At a recent anti-hate rally in Berkeley, Joey Gibson, leader of the extreme right-wing, white supremacist group, Patriot Prayer, strolled directly in front of me, his three burly bodyguards in tow.

A few people nearby pointed him out, shouting his name.

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We knew they'd be powerful and poignant. And they still amazed us.

From the very beginning, the student activists at the March for Our Lives on March 24, 2018, in Washington, D.C., grabbed our attention and didn't let go.

And they had a message for our nation's political leaders who still haven't taken meaningful action on gun violence:

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On March 24, 2018, people around the world took to the streets to protest gun violence with the March for Our Lives.

Scheduled in response to the Feb. 14 school shooting in Parkland, Florida, the March for Our Lives descended on the nation's capital — in addition to smaller marches around the country — with people voicing support for gun safety measures like universal background checks and a ban on certain semi-automatic rifles.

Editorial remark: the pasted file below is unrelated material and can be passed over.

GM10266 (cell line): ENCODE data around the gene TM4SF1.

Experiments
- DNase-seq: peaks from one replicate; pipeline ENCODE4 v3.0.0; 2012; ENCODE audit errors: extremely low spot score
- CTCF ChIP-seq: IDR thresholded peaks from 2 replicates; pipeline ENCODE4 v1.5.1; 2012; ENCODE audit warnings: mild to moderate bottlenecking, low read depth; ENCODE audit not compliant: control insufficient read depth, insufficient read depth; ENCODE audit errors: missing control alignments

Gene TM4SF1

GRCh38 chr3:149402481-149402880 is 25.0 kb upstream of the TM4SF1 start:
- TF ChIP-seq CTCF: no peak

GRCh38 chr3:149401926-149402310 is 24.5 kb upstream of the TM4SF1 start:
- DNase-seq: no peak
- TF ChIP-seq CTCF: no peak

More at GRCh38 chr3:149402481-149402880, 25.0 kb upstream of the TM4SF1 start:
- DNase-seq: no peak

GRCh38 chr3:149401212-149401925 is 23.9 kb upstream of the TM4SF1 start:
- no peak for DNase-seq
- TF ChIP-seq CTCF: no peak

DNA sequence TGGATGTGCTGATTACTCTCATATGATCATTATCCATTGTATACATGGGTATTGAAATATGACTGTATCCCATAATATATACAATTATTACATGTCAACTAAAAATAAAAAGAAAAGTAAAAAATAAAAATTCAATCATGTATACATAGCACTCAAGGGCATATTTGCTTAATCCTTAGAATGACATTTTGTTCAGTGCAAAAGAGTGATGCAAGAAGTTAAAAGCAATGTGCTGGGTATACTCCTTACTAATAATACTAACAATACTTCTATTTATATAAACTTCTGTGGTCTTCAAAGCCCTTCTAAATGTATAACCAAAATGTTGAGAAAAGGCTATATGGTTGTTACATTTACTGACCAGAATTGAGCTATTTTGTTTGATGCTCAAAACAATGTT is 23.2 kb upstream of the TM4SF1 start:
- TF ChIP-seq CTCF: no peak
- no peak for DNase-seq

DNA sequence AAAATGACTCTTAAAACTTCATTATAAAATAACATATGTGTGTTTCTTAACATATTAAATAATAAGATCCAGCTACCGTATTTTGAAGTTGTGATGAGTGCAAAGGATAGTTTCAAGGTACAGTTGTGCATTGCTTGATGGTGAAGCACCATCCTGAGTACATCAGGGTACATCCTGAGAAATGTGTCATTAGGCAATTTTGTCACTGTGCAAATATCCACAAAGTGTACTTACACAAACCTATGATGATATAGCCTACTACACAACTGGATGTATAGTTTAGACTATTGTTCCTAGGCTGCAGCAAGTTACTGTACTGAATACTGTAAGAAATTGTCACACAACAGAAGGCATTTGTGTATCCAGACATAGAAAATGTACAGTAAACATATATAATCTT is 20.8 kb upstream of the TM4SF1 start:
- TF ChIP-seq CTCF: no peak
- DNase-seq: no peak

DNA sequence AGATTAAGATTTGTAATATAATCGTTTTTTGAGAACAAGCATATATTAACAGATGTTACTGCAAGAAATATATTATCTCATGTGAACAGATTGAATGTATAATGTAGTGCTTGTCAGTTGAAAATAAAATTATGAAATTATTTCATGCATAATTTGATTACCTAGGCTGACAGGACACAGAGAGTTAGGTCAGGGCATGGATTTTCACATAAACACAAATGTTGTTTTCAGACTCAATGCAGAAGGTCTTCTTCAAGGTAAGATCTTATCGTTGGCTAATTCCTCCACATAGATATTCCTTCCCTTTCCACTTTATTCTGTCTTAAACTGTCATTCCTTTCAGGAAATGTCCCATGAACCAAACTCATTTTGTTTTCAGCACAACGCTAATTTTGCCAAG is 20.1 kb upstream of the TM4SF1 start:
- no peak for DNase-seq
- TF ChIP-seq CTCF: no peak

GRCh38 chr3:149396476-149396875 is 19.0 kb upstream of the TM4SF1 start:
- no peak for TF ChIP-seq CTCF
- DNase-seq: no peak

From the signs to the sheer number of people in attendance, the demonstrations were simply stunning on a visual level.

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President Donald Trump's divisive comments on the NFL protests are making national headlines, but to Miami Dolphin Michael Thomas, the remarks hit close to home.

Michael Thomas. Photo by Cindy Ord/Getty Images for Sirius XM.

Speaking to reporters from the locker room on Sunday, Thomas — who has knelt during the national anthem before games — responded to Trump's claim that a "son of a bitch" like him should be fired for refusing to stand.

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